Punggol Digital District

Nature and density merge in upcoming smart business district

Punggol Digital District

Nature and density merge in upcoming smart business district

Punggol Digital District (PDD) is a large business park being developed in the northeast part of Singapore in which architecture, nature and technology are all integrated assets of the masterplan.

The precinct will house key growth industries like cyber security and digital technology and is set to create 28,000 jobs. Designed by local architects and planners WOHA, it is a testbed for many of the forward-thinking ideas the firm is now synonymous with.

Three-dimensional planning

PPD breaks free of two-dimensional planning. In lieu of a top-down view of land use wherein zones and roads are sharply demarcated, it opts for a three-dimensional approach: programmes and services are stacked and connected both vertically and horizontally to facilitate symbiotic exchanges.

A cross-section view of Campus Boulevard reveals the three-dimensional planning behind Punggol Digital District.

The design incorporates several data for movement: ground, below ground, podium and roof. The result is a unique built form that meshes buildings into vast urban networks with social spaces nestled between blocks.

Campus Boulevard is a covered space between buildings set to be an important social passageway.

Fast mobility systems, such as trains and cars, are situated below ground, along with services infrastructure.

Some of the structures have been lifted off the ground, freeing the terrain for walking and cycling. Visitors can also move between buildings at the podium level to access sky terrace gardens.

Building bridge connectors allow podium-level movement.

The roof is reserved for energy and food production.

Eateries and urban farms will share the roof’s expanse under solar canopies.
Walking and cycling amidst nature

Lush greenery permeates every corner of the district. PDD’s urban farms, tree-lined thoroughfares and promenades all feature new and conserved vegetation.

The 50-hectare site’s masterplan actively supports the biodiversity of the area. The wide selection of plants and distribution of water bodies bolster foraging. This attention to landscape details illustrates how dense developments can co-exist with and sustain natural habitats.

Nature is a key asset in this dense urban district.

In order to encourage more people to walk and cycle on the grounds, the old Punggol Road has been earmarked as a major corridor, turning the 1.3 km stretch into a car-free heritage trail.

The Punggol Heritage Trail is envisioned as a car-free, tree-lined corridor.

The whole park is designed to be car-lite to limit emissions from private vehicles. It also promotes the use of public transportation for longer commutes.

Integrating smart technologies

PDD promises to be a smart business precinct. For instance, the Open Digital Platform (ODP) integrates data from its multiple systems, collected in real-time and used to create a digital twin.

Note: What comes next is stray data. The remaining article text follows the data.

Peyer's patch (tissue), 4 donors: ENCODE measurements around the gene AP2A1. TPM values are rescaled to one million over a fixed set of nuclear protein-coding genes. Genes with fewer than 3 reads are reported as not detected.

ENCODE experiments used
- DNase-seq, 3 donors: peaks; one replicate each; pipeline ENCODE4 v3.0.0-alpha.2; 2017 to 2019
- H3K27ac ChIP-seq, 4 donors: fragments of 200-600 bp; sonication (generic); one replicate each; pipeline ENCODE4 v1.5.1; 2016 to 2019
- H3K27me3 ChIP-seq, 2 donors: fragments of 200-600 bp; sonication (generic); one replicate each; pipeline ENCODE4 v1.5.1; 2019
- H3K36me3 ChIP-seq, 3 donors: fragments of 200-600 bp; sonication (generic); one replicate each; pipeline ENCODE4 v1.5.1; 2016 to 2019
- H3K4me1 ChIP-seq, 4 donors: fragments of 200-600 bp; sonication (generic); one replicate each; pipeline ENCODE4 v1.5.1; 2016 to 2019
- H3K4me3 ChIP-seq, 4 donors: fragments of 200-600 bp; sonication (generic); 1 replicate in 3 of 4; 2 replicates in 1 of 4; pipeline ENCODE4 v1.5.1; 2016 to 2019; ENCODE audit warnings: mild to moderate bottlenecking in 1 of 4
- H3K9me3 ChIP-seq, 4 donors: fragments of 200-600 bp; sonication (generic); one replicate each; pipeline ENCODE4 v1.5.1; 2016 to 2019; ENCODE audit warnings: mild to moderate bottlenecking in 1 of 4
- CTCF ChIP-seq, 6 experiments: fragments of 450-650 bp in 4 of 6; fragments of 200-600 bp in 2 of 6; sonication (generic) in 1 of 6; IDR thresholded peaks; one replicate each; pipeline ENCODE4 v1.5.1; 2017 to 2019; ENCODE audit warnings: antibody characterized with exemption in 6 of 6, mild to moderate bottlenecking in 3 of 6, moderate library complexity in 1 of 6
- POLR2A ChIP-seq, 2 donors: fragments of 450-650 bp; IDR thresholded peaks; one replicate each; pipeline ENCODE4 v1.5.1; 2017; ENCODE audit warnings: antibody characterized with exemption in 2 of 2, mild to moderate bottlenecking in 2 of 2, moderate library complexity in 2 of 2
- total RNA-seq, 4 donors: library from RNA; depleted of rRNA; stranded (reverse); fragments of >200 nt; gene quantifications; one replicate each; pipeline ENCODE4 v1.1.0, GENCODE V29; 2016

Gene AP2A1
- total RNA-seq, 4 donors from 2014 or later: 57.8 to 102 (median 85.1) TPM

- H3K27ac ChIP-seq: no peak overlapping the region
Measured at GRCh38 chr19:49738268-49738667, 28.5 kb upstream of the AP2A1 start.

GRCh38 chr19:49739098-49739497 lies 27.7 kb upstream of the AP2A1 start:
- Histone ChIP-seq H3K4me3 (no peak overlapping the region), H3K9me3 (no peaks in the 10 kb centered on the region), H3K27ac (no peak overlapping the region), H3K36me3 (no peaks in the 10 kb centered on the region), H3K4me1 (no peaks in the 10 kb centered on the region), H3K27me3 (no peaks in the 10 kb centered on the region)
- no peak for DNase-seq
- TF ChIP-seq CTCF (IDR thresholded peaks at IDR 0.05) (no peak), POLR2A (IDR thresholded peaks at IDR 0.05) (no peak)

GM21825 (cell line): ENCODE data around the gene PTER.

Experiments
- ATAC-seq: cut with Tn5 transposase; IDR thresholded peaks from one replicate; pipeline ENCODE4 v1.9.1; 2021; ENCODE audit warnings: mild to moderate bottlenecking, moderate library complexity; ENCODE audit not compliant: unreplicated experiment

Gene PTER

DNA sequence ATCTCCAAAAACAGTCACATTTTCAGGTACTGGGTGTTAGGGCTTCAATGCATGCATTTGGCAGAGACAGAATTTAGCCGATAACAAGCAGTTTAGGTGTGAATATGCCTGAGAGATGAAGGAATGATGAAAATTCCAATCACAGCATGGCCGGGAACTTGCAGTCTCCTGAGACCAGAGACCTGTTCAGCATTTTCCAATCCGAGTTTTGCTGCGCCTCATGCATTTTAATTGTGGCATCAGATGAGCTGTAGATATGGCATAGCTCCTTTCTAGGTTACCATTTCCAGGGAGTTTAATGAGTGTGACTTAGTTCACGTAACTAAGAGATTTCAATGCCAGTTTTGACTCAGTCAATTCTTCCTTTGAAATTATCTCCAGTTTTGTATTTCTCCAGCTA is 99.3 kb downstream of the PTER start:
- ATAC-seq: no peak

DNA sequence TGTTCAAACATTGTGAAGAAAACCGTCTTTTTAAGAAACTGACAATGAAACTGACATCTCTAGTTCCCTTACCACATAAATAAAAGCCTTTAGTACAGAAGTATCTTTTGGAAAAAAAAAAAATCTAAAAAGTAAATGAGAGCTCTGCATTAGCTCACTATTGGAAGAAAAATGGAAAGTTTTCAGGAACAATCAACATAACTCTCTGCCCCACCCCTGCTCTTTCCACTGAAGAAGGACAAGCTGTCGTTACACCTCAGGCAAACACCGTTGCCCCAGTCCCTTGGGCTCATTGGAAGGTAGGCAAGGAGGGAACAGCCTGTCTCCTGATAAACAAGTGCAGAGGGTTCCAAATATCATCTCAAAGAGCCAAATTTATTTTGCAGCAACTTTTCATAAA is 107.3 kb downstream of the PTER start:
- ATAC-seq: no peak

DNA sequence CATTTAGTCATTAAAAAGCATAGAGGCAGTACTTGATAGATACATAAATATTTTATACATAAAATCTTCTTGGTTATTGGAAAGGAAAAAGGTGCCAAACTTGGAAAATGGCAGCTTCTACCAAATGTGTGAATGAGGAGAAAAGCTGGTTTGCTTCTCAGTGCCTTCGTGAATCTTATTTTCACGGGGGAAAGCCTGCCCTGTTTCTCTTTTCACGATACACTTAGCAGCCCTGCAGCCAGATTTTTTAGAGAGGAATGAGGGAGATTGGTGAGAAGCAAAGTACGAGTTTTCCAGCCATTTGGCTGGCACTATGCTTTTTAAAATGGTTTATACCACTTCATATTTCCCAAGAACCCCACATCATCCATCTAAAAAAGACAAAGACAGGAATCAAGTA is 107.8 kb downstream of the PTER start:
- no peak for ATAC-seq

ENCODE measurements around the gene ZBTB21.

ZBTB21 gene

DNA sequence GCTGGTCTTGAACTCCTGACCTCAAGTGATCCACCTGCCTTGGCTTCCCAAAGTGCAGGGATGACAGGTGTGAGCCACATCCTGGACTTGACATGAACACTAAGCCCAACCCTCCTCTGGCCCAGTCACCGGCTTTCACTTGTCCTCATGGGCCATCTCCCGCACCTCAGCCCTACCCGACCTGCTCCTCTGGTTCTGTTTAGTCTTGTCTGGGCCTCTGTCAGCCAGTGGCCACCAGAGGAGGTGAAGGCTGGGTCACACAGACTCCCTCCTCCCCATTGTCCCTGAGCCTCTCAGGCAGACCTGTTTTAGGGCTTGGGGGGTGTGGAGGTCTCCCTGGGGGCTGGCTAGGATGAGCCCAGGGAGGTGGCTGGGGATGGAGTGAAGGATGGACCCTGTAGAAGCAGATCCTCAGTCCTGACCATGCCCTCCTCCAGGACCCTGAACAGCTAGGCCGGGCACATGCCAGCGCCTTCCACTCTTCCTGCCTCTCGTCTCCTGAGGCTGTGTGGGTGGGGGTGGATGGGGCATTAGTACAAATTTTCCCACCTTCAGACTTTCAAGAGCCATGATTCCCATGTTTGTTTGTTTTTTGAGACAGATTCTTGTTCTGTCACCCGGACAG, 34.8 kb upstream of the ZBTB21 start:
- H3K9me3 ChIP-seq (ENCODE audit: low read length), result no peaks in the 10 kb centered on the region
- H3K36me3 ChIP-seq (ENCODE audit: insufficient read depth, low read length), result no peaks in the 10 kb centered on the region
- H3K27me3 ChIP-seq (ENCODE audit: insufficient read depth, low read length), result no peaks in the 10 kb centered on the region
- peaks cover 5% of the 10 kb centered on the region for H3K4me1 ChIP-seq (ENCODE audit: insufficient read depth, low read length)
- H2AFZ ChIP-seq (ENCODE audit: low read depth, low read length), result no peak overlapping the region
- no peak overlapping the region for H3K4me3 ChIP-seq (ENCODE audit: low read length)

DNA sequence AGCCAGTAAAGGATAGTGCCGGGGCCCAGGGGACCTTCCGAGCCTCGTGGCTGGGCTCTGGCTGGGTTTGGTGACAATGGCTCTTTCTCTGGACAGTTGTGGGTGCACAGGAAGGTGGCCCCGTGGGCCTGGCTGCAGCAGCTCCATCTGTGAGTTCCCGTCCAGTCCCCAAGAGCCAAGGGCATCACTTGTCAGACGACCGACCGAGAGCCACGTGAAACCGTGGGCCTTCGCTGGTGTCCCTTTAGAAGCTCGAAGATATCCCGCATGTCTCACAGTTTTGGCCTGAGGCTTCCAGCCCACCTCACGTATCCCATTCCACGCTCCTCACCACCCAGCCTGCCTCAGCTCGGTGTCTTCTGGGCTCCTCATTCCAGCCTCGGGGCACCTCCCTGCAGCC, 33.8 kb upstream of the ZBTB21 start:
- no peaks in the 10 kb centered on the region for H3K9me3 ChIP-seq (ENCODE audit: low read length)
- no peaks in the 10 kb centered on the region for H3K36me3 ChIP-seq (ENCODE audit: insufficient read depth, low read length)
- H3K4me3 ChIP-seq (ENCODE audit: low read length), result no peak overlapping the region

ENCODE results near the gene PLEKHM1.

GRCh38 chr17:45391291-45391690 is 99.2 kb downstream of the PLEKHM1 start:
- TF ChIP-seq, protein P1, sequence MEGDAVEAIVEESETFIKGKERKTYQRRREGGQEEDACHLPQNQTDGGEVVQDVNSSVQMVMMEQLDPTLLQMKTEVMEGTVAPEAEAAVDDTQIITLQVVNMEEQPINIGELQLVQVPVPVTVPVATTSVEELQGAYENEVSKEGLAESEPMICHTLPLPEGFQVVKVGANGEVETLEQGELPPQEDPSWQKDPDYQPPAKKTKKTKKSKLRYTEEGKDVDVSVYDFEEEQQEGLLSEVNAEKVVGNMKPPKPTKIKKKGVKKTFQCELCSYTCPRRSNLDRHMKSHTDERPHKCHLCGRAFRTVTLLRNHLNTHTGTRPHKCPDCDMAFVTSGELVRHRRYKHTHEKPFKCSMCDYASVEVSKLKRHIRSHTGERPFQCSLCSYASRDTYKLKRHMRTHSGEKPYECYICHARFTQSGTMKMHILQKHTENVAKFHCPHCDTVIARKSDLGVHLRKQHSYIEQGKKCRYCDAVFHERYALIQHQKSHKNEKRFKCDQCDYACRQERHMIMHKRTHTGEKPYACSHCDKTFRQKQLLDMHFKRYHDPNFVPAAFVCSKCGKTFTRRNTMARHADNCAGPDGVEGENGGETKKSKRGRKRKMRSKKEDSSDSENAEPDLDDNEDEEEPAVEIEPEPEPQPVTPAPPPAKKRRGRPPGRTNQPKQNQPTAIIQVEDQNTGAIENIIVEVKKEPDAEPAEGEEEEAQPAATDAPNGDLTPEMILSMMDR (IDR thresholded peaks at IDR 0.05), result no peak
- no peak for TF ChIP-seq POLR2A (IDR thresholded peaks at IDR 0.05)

Nexus is a sheltered community plaza for retail, bazaars and performances.

Connected to the ODP, a smart energy grid enables users to monitor consumption and adopt greener lifestyles. It is estimated that the district will fare 30% better in energy use, simply by relying on cooling across the site.

PDD also promises to be circular. Measures are in place to recycle food and horticulture into fertilisers. Rainwater collected in eco-ponds is to be channelled for irrigation use.

The flows and exchanges throughout the site take place in a centralised logistics hub, fitted with Internet-of-Things sensors.

Spaces between blocks are designed to be biophilic.
A future-ready community

PDD’s initial design phase was awarded the Building and Construction Authority’s (BCA) Green Mark Platinum. It will open in stages from 2024 onwards.

Once operational, the district should help Singapore realise its ambition to be a smart nation at the service of people and ecology. It will also further its efforts towards its City in Nature vision.

Check out Ecogradia’s two podcast episodes with WOHA — season 1, episode 1 and season 2, episode 10 — in which co-founding directors Wong Mun Summ and Richard Hassell discuss their design thinking.

A frontline project is holistic, net-positive and integrative. It protects or regenerates social, ecological and economic systems, aiming for a ‘greater-than-sum’ outcome.



Fact Sheet

Disclaimer: Location provided as reference only. Exact site may differ.

Tropical climates have warm, moist conditions year-round, with high precipitation and narrow diurnal temperature swings. These climates occur typically between 15° N to 15° S latitude. Here, traditional architecture prioritises natural ventilation and shade for comfort.

Estimated savings
30% (attributed to the District Cooling System)

CO₂ savings
3,700 tons per year

JTC Corporation

WOHA Architects

Mechanical & electrical engineer
Beca Consultants

Principal builder
Woh Hup

District cooling system design
ENGIE South East Asia

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